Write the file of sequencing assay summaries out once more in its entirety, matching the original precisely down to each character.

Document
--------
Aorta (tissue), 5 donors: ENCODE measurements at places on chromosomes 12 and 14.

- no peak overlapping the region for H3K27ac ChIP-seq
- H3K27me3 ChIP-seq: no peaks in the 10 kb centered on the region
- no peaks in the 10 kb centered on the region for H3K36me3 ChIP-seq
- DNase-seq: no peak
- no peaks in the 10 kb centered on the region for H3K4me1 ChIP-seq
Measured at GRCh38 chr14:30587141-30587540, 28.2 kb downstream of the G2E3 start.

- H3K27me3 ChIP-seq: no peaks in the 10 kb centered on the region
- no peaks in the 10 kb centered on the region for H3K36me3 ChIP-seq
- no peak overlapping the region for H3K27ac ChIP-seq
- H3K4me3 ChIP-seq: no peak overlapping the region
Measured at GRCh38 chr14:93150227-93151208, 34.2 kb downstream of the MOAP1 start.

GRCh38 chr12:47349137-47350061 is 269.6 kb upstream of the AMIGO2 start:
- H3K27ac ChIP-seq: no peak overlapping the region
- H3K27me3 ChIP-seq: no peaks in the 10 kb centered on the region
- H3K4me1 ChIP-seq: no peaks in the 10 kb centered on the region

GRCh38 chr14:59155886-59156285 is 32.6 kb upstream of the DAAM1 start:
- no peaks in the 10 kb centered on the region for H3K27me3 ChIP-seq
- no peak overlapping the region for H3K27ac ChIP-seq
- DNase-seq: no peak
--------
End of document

Aorta (tissue), 5 donors: ENCODE measurements at places on chromosomes 12 and 14.

- no peak overlapping the region for H3K27ac ChIP-seq
- H3K27me3 ChIP-seq: no peaks in the 10 kb centered on the region
- no peaks in the 10 kb centered on the region for H3K36me3 ChIP-seq
- DNase-seq: no peak
- no peaks in the 10 kb centered on the region for H3K4me1 ChIP-seq
Measured at GRCh38 chr14:30587141-30587540, 28.2 kb downstream of the G2E3 start.

- H3K27me3 ChIP-seq: no peaks in the 10 kb centered on the region
- no peaks in the 10 kb centered on the region for H3K36me3 ChIP-seq
- no peak overlapping the region for H3K27ac ChIP-seq
- H3K4me3 ChIP-seq: no peak overlapping the region
Measured at GRCh38 chr14:93150227-93151208, 34.2 kb downstream of the MOAP1 start.

GRCh38 chr12:47349137-47350061 is 269.6 kb upstream of the AMIGO2 start:
- H3K27ac ChIP-seq: no peak overlapping the region
- H3K27me3 ChIP-seq: no peaks in the 10 kb centered on the region
- H3K4me1 ChIP-seq: no peaks in the 10 kb centered on the region

GRCh38 chr14:59155886-59156285 is 32.6 kb upstream of the DAAM1 start:
- no peaks in the 10 kb centered on the region for H3K27me3 ChIP-seq
- no peak overlapping the region for H3K27ac ChIP-seq
- DNase-seq: no peak